Seven gun ports will be sited in the first run of planking on each side of the model. It’s easier to mark their exact position now than it will be when all the first layer of planking is complete as there are more visible bulkheads to take measurements from. So I’ve done this now, before continuing with the second run of planks, then drilled a 4mm hole to mark the centre of each gun port.
I’ve fitted a plank either side, five plank widths down from the first run, measured from the centre of the hull. As before, I’ve found that the curves of the planks don’t look right in areas near the bow and stern (marked with blue arrows at the bow). It is the same on both sides. I’m using the same method to correct this as I did with the first planks of the first run, by gluing another thickness of lime planking over the top, locally, then sanding down until I get the curve I want. It’s easier to see the curve of the planks when they don’t have planks fitted either side, so I’ll continue this method from now on, so when the first layer of planking is complete I will know that every fifth or sixth plank has the curve to work to. Then I will add wood where needed between them to sand to shape. That’s the plan at the moment, but I am making it up as I go along.
The first run of planks in lime have been completed on each side. There will be some filling and sanding needed to get all the curves of the hull running smoothly, but I’ll probably leave that until I’ve completed all the first layer. Mostly there have been no problems, and my plank bending skills have improved. I did have a small problem when fitting one of the final planks, between two that had already been fitted, in that the glued joint of the plank to the bulkhead de-laminated. I hope I’ve cured this by drilling tooth-pick sized holes in the offending plank, into the bulkhead, and those either side, then reinforcing the joint with glued toothpicks (see photo). After sanding down, it seems to have worked.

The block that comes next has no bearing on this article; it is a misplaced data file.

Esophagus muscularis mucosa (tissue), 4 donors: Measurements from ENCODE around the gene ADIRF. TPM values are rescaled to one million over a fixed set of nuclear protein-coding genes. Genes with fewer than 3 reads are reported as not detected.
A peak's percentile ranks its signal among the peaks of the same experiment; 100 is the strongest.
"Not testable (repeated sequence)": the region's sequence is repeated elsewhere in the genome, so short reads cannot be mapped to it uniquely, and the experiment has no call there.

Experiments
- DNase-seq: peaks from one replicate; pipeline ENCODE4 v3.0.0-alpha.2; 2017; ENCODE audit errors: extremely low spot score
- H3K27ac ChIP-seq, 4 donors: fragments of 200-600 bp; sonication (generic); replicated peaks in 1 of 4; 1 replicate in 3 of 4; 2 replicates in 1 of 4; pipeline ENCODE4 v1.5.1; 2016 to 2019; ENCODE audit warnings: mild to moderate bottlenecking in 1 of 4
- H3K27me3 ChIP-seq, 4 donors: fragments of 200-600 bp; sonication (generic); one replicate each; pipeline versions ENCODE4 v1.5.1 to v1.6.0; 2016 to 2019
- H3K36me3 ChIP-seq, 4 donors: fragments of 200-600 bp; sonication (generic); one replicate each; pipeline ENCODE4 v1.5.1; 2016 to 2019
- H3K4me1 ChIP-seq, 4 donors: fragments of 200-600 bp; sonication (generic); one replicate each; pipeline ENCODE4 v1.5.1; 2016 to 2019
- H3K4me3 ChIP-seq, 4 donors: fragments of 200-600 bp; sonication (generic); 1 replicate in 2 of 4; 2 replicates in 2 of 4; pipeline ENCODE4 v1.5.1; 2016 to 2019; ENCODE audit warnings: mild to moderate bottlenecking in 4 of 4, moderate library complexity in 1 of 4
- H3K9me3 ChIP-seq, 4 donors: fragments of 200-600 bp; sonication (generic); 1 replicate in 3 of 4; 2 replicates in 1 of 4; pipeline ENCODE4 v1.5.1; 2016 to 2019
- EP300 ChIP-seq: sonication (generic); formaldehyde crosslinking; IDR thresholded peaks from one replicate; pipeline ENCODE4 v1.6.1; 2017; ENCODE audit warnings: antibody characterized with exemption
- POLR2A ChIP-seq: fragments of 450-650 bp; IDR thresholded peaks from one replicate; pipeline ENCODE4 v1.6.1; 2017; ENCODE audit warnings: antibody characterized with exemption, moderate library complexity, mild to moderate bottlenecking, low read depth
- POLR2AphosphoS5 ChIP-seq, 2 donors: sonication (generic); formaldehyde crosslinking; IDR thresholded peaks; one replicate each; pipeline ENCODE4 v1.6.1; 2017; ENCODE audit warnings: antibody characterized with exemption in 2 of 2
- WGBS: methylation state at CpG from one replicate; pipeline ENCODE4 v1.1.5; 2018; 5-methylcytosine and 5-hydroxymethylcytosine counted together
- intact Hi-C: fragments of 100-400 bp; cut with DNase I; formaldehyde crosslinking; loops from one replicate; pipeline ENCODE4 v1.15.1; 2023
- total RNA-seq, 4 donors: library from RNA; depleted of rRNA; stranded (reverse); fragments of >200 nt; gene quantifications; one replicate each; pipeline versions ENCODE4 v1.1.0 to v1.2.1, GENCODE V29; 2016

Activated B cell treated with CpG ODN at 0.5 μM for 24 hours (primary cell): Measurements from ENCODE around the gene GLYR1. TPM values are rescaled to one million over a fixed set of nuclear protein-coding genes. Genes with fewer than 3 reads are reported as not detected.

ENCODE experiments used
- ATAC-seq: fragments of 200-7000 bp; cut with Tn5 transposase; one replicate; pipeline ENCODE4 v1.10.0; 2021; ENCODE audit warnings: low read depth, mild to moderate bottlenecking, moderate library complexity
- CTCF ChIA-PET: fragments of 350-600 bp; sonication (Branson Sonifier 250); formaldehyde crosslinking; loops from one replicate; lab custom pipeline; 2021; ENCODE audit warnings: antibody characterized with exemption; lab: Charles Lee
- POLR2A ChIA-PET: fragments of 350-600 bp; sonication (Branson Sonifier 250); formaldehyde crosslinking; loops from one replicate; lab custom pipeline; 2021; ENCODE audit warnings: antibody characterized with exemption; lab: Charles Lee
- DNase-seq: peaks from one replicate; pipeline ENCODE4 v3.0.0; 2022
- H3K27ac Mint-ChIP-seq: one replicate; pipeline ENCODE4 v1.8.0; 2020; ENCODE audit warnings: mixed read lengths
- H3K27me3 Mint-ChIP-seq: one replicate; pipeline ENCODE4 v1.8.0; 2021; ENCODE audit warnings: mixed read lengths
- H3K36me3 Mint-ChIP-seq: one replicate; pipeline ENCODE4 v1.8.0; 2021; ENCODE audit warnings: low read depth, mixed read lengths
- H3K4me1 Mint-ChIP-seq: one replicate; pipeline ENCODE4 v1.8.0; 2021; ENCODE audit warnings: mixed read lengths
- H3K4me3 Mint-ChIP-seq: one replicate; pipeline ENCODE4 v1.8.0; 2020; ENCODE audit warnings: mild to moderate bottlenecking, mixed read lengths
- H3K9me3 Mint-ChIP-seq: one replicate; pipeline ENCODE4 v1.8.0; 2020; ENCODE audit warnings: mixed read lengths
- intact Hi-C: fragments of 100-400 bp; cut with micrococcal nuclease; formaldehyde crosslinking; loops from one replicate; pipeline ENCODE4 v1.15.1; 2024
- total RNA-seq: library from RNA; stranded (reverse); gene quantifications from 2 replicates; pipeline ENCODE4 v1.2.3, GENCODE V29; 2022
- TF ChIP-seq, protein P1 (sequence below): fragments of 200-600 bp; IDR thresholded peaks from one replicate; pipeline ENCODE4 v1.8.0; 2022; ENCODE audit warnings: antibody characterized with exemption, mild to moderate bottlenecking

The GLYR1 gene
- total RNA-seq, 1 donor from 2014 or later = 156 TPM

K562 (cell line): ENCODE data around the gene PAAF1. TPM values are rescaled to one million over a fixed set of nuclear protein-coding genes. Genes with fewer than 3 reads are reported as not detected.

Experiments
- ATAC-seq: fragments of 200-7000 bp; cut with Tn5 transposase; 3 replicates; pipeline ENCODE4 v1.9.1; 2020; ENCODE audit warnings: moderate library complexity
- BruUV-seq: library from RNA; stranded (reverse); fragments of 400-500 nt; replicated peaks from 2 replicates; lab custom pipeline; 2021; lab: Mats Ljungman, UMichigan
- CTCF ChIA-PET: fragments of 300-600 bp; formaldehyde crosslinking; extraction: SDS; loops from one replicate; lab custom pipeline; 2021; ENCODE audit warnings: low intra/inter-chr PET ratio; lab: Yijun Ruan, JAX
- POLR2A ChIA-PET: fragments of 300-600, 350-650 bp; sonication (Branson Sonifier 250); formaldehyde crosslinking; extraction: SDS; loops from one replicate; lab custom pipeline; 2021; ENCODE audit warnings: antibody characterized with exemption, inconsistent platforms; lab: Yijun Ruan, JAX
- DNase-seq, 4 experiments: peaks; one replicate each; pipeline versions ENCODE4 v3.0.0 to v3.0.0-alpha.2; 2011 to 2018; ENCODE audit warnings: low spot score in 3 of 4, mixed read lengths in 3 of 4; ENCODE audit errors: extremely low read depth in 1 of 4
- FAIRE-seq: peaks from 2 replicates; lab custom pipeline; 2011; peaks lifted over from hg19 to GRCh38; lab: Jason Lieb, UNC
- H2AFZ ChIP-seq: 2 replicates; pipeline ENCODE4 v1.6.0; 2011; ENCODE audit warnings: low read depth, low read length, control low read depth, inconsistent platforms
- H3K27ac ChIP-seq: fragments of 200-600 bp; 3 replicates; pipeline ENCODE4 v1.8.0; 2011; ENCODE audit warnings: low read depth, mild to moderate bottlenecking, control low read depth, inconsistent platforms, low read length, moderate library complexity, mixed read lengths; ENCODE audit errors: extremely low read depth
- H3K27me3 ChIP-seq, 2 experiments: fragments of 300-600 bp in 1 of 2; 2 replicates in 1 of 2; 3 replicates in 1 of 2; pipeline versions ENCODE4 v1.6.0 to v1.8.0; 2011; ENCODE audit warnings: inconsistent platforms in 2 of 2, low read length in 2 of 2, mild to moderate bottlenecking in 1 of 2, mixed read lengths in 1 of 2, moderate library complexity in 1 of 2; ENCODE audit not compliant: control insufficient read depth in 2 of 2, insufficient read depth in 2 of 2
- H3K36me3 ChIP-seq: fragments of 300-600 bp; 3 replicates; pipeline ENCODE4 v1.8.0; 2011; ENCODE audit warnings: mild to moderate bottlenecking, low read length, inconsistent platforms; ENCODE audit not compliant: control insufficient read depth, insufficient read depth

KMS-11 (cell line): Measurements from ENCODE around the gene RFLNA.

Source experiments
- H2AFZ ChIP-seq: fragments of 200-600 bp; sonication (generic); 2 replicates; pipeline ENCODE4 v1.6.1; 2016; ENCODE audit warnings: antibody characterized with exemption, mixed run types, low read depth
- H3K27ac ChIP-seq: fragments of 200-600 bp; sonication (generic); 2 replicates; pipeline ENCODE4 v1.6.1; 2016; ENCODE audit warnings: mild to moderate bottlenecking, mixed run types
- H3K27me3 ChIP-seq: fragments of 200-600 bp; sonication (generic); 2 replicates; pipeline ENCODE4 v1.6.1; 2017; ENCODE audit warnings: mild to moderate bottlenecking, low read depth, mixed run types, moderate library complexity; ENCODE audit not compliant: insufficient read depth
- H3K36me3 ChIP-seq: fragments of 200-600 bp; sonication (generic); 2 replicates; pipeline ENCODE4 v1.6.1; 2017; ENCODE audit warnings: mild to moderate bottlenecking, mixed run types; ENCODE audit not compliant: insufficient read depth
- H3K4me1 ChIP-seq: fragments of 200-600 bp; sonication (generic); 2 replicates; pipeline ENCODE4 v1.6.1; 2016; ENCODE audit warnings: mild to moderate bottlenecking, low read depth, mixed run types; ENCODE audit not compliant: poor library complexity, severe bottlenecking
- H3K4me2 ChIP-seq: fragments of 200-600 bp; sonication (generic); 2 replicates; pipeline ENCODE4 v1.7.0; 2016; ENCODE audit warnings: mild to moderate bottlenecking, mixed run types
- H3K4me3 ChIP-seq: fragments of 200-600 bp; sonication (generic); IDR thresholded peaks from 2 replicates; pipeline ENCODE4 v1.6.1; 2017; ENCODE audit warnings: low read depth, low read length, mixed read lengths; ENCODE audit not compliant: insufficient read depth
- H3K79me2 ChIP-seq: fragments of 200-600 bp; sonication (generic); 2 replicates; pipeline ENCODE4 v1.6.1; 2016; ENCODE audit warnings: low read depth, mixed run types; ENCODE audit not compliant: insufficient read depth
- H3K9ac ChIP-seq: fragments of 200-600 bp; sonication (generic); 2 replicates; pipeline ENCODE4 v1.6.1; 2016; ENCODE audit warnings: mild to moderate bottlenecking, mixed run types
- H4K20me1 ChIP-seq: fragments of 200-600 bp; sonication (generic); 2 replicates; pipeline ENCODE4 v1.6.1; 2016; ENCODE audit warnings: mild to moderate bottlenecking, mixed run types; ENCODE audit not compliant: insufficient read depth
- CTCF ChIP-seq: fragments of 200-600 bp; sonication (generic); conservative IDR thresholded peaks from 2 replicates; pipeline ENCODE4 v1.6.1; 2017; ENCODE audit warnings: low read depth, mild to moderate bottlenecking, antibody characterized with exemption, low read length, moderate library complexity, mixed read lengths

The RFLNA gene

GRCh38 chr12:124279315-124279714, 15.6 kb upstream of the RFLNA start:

I’ve found a useful hull planking instruction manual, written by J. Hatch (Captain Pugwash) on the internet:
I wish I’d read this before starting the kit, and I would recommend it to any beginner before diving in to an ambitious model boat project that involves planking a hull. There is some detail on how to cut ‘RABBET LINES’. These are grooves in the keel that accept the plank ends for a neater finish. In the case of this kit, it might have been better to cut some of these before gluing the keel together. Too late now, but I’m still confident I can achieve a good result.
My next planking will be five of six plank widths lower down. Once again, I will glue one plank in place, letting it run the way it naturally wants to run to the bow and stern, then I will complete planking in between. As before, I will replicate each plank on one side, with the same on the other side.
Before fitting the upper decks I corrected a slight warp in the area of the transom by gluing wood blocks to hold it square (see photograph). The decks were then fitted temporarily (as suggested by the kit instructions. I used very small screws.
It’s been quite easy up until now, but I will soon be time to start planking the hull.
I ran a pencil over the edge of each plank before gluing in position with white glue to give better definition to the joints. The centre of the deck gets planked later.